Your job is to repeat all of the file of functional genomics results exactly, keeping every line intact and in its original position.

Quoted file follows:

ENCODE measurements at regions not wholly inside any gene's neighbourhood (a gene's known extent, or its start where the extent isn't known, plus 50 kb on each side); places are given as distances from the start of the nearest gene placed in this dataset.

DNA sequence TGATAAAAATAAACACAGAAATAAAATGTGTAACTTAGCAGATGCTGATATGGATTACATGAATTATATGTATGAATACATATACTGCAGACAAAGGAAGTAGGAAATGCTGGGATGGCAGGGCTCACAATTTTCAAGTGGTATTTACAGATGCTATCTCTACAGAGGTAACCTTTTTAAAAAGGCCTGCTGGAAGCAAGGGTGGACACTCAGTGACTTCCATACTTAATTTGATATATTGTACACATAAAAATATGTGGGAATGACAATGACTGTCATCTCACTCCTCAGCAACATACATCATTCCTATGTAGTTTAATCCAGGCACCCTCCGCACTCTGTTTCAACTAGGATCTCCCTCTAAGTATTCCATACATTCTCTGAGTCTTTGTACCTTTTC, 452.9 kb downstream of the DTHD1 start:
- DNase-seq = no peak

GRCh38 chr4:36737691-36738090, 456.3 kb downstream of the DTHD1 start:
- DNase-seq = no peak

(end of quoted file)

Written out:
ENCODE measurements at regions not wholly inside any gene's neighbourhood (a gene's known extent, or its start where the extent isn't known, plus 50 kb on each side); places are given as distances from the start of the nearest gene placed in this dataset.

DNA sequence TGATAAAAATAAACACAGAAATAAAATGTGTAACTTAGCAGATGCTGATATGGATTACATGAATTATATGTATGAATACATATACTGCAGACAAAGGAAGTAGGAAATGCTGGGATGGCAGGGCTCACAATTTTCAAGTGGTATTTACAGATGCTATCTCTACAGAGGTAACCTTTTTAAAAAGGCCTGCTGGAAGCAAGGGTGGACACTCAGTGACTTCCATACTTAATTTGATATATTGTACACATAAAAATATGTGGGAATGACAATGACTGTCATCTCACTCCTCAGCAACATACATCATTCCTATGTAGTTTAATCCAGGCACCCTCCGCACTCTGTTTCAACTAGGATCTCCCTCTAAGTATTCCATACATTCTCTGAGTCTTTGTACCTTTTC, 452.9 kb downstream of the DTHD1 start:
- DNase-seq = no peak

GRCh38 chr4:36737691-36738090, 456.3 kb downstream of the DTHD1 start:
- DNase-seq = no peak